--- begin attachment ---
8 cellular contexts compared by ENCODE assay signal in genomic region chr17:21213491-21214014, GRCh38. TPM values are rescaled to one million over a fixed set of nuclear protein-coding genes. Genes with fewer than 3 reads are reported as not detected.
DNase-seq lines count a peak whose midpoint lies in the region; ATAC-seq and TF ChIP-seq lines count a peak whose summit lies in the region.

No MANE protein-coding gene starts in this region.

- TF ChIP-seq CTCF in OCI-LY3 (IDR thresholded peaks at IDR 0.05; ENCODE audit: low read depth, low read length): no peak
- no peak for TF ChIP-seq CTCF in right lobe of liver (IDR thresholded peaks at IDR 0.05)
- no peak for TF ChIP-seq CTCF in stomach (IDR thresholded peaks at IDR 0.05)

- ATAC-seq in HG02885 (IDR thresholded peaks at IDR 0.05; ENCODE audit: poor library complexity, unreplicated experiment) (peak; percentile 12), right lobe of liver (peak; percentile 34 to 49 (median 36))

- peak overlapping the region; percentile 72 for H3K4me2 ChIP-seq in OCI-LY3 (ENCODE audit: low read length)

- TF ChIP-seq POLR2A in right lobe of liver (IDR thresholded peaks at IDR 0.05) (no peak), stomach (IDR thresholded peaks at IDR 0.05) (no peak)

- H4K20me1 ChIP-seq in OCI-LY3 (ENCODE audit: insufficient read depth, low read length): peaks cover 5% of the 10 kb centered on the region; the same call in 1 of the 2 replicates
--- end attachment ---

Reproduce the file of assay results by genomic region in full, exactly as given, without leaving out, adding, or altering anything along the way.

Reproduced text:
8 cellular contexts compared by ENCODE assay signal in genomic region chr17:21213491-21214014, GRCh38. TPM values are rescaled to one million over a fixed set of nuclear protein-coding genes. Genes with fewer than 3 reads are reported as not detected.
DNase-seq lines count a peak whose midpoint lies in the region; ATAC-seq and TF ChIP-seq lines count a peak whose summit lies in the region.

No MANE protein-coding gene starts in this region.

- TF ChIP-seq CTCF in OCI-LY3 (IDR thresholded peaks at IDR 0.05; ENCODE audit: low read depth, low read length): no peak
- no peak for TF ChIP-seq CTCF in right lobe of liver (IDR thresholded peaks at IDR 0.05)
- no peak for TF ChIP-seq CTCF in stomach (IDR thresholded peaks at IDR 0.05)

- ATAC-seq in HG02885 (IDR thresholded peaks at IDR 0.05; ENCODE audit: poor library complexity, unreplicated experiment) (peak; percentile 12), right lobe of liver (peak; percentile 34 to 49 (median 36))

- peak overlapping the region; percentile 72 for H3K4me2 ChIP-seq in OCI-LY3 (ENCODE audit: low read length)

- TF ChIP-seq POLR2A in right lobe of liver (IDR thresholded peaks at IDR 0.05) (no peak), stomach (IDR thresholded peaks at IDR 0.05) (no peak)

- H4K20me1 ChIP-seq in OCI-LY3 (ENCODE audit: insufficient read depth, low read length): peaks cover 5% of the 10 kb centered on the region; the same call in 1 of the 2 replicates